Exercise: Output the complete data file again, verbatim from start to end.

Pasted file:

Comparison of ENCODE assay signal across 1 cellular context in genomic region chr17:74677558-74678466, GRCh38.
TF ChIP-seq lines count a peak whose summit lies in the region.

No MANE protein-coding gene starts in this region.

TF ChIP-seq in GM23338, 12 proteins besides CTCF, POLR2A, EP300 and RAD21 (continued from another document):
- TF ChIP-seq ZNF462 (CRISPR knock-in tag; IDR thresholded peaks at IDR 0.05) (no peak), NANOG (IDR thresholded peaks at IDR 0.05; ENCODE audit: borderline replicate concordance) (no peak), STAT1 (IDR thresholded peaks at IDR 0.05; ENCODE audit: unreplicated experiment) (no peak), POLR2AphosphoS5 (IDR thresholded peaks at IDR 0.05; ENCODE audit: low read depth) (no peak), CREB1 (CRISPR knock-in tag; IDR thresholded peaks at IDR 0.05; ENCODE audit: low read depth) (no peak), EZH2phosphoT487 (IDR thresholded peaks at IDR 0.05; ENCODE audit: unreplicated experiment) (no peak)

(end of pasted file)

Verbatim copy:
Comparison of ENCODE assay signal across 1 cellular context in genomic region chr17:74677558-74678466, GRCh38.
TF ChIP-seq lines count a peak whose summit lies in the region.

No MANE protein-coding gene starts in this region.

TF ChIP-seq in GM23338, 12 proteins besides CTCF, POLR2A, EP300 and RAD21 (continued from another document):
- TF ChIP-seq ZNF462 (CRISPR knock-in tag; IDR thresholded peaks at IDR 0.05) (no peak), NANOG (IDR thresholded peaks at IDR 0.05; ENCODE audit: borderline replicate concordance) (no peak), STAT1 (IDR thresholded peaks at IDR 0.05; ENCODE audit: unreplicated experiment) (no peak), POLR2AphosphoS5 (IDR thresholded peaks at IDR 0.05; ENCODE audit: low read depth) (no peak), CREB1 (CRISPR knock-in tag; IDR thresholded peaks at IDR 0.05; ENCODE audit: low read depth) (no peak), EZH2phosphoT487 (IDR thresholded peaks at IDR 0.05; ENCODE audit: unreplicated experiment) (no peak)